Hellboy (2019) 🥵 Film Review


Written by Thelonia

About five minutes into the new Hellboy movie, I realized that this was in fact, not good. About an hour later, I was just praying for it to be over. Unfortunately, we still had another hour to go, all of it a painful and slow slog covered in guts and gore and absolutely nothing else of note.

Reactions when it was announced that there was gonna be a new Hellboy movie were mixed. On one hand, it wasn't the Guillermo Del Toro third film that was in development for ages, which was a disappointment. On the other, it was at least something, and the casting of Stranger Things standout David Harbour as the new Hellboy seemed like an inspiring choice. The first few behind the scenes pictures released weren't much to look at but you know, maybe the special effects weren't finished up yet.


Not only was the movie paced like someone took a standard paint by the numbers plot and randomly cut out five minute chunks like they were cutting up a paper snowflake, the effects (both practical and CGI, which seems like a failure on several levels) were deeply terrible. David Harbour's general design was very close to the comic design, but the makeup looked heavy and didn't hold up to movement, or close-ups. The inside of his mouth was occasionally visible on tight frames of his face, leading to a weird double mouth effect, and you could tell on long shots that his big hand was a bit too heavy, and usually just hung by his side unless they specifically needed to show it for something.

Special mention should also go out to Ian McShane, who is both the best actor present and responsible at least in part for one of the worst moments of the entire film: his (Spoilers, but also, do you care?) death scene is a complete blank for me, since I was so busy laughing at his stupid floaty ectoplasm body that I heard absolutely nothing of what he was saying. Emotional climax, it was not.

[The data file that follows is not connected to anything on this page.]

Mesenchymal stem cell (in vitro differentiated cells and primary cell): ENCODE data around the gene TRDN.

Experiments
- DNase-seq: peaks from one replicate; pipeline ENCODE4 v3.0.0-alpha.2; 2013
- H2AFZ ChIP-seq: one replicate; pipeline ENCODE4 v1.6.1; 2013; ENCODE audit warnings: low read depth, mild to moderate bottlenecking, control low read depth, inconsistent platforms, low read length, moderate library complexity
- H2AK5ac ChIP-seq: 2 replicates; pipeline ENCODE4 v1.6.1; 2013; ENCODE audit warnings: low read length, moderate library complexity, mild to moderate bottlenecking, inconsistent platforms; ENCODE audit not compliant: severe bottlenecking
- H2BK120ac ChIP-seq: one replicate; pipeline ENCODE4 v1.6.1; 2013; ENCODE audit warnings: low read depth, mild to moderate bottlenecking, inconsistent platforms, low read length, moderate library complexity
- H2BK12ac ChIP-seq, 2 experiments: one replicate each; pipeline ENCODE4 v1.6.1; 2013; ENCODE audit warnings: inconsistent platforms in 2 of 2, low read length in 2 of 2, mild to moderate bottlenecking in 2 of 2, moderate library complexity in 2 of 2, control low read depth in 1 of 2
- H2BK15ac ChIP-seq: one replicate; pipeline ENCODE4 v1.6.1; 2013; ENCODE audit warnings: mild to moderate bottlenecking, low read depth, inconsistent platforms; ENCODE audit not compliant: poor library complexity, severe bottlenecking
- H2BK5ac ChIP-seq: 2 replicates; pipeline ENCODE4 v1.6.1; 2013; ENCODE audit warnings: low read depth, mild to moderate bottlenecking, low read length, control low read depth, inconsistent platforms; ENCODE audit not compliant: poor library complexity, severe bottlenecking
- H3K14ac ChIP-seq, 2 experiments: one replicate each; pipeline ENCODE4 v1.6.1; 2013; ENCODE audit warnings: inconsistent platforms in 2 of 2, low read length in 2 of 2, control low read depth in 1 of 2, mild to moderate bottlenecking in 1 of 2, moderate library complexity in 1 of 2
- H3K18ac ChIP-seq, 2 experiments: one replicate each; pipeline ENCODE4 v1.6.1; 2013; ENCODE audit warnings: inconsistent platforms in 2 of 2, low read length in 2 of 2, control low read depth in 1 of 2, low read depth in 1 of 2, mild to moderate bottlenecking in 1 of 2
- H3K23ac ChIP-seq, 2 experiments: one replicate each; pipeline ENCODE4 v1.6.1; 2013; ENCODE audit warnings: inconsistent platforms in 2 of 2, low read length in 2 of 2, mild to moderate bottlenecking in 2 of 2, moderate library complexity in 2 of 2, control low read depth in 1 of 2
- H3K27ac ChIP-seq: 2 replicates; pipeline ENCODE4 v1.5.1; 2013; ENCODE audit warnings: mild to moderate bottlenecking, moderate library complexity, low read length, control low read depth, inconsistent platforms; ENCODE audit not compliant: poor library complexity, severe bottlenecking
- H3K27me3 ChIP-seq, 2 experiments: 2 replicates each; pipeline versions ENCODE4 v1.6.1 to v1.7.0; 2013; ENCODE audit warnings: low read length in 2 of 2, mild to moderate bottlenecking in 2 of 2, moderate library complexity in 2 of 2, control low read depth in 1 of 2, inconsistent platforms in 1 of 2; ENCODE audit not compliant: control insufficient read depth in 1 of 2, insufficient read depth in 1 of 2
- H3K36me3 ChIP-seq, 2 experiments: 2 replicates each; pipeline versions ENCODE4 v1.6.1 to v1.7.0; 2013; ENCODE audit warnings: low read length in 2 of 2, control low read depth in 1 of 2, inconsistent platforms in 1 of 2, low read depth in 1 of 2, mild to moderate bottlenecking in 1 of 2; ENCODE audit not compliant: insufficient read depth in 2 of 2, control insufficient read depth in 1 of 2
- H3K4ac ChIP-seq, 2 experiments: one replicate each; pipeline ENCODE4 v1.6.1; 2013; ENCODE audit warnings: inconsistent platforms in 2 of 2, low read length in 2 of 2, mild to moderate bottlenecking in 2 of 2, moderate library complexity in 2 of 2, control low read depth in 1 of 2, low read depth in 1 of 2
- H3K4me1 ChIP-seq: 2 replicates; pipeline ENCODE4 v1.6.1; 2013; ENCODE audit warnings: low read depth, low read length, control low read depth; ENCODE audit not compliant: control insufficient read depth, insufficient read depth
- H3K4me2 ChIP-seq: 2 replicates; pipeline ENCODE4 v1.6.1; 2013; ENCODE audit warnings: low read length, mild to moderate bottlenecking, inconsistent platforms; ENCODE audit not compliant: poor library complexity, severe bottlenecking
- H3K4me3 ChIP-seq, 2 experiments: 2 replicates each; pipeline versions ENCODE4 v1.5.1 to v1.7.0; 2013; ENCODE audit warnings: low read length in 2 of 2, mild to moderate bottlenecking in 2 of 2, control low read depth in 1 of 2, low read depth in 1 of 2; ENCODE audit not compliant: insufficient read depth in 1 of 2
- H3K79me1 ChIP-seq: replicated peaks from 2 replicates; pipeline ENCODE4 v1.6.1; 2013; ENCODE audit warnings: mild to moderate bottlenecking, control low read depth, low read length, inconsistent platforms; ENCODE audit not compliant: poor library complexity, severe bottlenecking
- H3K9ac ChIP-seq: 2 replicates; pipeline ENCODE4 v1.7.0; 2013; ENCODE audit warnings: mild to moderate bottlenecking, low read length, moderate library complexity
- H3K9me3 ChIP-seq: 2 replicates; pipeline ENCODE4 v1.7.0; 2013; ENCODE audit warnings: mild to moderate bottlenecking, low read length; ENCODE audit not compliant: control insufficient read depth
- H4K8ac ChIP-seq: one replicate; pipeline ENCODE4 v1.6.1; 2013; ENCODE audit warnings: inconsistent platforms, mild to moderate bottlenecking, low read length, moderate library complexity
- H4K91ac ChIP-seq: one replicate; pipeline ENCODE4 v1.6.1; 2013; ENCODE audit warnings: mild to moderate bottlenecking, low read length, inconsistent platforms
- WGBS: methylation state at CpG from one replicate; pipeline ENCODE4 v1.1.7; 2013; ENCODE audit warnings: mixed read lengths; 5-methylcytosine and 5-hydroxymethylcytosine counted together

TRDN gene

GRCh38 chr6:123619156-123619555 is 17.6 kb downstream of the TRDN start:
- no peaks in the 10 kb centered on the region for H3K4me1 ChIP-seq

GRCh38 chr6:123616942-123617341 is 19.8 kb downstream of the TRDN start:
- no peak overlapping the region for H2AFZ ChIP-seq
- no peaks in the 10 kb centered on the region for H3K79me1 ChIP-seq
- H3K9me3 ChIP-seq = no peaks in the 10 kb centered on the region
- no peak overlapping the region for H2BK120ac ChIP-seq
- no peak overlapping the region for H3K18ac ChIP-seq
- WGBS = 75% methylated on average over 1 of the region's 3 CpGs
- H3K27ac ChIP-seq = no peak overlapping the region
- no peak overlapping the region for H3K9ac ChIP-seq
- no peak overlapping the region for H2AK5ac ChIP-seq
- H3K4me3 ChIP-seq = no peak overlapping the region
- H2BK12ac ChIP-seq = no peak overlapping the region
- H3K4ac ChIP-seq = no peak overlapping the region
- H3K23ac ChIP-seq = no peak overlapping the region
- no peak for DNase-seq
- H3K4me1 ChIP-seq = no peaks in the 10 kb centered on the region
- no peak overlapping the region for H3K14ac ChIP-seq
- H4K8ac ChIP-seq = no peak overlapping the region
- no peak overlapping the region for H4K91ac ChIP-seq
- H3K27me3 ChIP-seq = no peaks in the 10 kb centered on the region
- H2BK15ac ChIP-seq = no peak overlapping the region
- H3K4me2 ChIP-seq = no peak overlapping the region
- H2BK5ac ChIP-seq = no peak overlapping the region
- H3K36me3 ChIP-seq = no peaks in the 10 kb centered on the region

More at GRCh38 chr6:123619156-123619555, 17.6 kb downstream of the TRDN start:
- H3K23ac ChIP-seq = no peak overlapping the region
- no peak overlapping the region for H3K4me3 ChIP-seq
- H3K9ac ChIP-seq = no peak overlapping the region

All in all, Hellboy only exists to remind us all how good the Del Toro run of the franchise was, even if this version should really have just aimed to be competent and called it a day. At the very least, it seems incredibly unlikely they'll follow through with a sequel given that it's still about $12 million dollars short of breaking even, even with the foreign market and even after being in theaters over a month. I'm pretty sure even a second of screen time for whatever they would have done to poor Abe Sapien, the sequel hook here, would have killed me instantly, so thanks for that.

They really should have just made it a video game and called it a day.

Hellboy (2019) is currently in theaters.

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